Isaac M. Colon III is a tattoo artist at D.C. Ink at 1350 U St NW.

23 Comment

  • I love this story. It makes me wonder what it is that shaped this young man’s outlook on life– a perspective that is unusual coming from a child of the ghetto. Was it the prescence of strong parental figures, the opportunity to travel abroad, or the loss of his sister?

    • Actually, SE is not a “ghetto.” And the only thing “unusual” about Isaac’s perspective is that it’s being reported. There are lots of kids from bad neighborhoods who choose to do the right thing with their lives; but their choices don’t make good fodder for blogs.

      Thanks for another great story Mr. Harris.

      • so let’s hear more of those stories! if you know them, share them. we need it.
        everyone who can escape that kind of violence, all the while being an upstanding person, is a hero and should be a role model.

        • +1 loved this piece too, more please!

        • Acting like a normal human being makes you a “hero”? Puhlease.

          • the stories i read and hear, the people i know and avoid, make issac’s story one of not being normal.

            you disagree. great. i’m ignorant. share more stories like this till we consider it normal for a kid from a violent area thats interested in art and travel and turns out okay.

            i look forward to my schooling.

      • Whether or not it’s as common as you say does not discount how remarkable it must be to be able to escape from a community where the drug and violence cycle routinely cosumes generations of people.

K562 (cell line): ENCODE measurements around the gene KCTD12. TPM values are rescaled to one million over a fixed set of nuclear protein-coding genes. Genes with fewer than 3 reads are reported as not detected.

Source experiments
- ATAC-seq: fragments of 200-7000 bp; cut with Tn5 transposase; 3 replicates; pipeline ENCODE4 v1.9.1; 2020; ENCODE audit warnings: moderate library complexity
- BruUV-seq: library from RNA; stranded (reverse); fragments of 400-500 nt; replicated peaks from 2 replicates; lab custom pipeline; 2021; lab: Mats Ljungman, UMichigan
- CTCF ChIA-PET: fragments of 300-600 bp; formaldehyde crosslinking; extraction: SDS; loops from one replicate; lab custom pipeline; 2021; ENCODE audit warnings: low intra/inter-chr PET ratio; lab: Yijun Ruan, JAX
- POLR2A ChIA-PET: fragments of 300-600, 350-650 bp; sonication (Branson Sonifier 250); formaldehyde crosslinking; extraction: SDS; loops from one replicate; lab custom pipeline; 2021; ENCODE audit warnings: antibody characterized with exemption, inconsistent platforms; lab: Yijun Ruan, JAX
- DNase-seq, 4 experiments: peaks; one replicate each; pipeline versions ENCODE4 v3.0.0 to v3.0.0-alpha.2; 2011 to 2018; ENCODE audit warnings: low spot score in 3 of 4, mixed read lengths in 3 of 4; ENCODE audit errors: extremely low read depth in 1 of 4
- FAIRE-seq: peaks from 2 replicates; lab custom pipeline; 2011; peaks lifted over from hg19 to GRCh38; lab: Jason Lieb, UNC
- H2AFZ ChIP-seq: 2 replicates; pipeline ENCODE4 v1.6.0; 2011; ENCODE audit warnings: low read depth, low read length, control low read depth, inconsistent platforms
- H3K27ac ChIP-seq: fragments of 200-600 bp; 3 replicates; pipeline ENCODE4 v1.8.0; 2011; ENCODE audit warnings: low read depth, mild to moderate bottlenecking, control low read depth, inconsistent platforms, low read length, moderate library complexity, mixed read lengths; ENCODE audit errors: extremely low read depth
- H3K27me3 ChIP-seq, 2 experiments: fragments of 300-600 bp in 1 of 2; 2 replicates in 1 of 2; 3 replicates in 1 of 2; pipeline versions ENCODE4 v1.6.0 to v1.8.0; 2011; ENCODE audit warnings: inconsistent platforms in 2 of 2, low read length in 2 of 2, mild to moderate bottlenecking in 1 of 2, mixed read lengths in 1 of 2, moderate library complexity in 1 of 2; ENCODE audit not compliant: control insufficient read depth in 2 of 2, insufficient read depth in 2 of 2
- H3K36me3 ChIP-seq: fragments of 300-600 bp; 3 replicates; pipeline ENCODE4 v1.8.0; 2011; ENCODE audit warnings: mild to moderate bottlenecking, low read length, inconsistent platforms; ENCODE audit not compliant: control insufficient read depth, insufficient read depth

• I agree that Issac is most definitely not the only one of his kinds, but I think you’d have to agree that only a very very VERY low percentage of people from lower socio-economic backgrounds successfully establish themselves as middle or upper class later in life…whether they are from Anacostia or Appalachia.

        I picked up evidence of this idea here a few years ago from a NY Times series on social class in America:


        …and a BitLy link to the graphic:


      • All of which is a long winded way of saying…props to you Isaac!

  • Thank you for the story. It is amazing that people stay optimistic and proud in spite of all the horrible things that happen in their lives. And I hope we can make things better.

  • great story.
    where is Simple City?

  • I too needed The Google for this.


  • It may not be a ghetto, but it’s truly amazing how many child murderers this area incubates. I recall one post recently from someone from SE who asserted that the city should tear down all of the public housing over there.

    • It’s not “amazing” at all. As the story linked in this piece (“bred”) points out. There are plenty of cities in the US with urban poor, black urban poor, that don’t produce the same number of youth with zero home training. It’s not just murder and mayhem, it’s a general lack of empathy and basic social skills. DC is just lucky that way. If you don’t give a flying f about yourself or anything else the results aren’t amazing they are sadly predictable.

      • we’re not talking about other cities, are we?
        we’re talking about dc and the realities here.

        the realities that we are all living with.

      • Alright, let’s say it’s not amazing. I acknowleldge your opinion Outtahere.

        Now, I like it even if it’s just “good” or even “so-so” or “not half-bad”.

        Go on Isaac. Bring on the stories of neighbors’ experiences.

  • ” I would tell everyone that education is good. College is good. But, there is no better learning experience than traveling.”

    So true.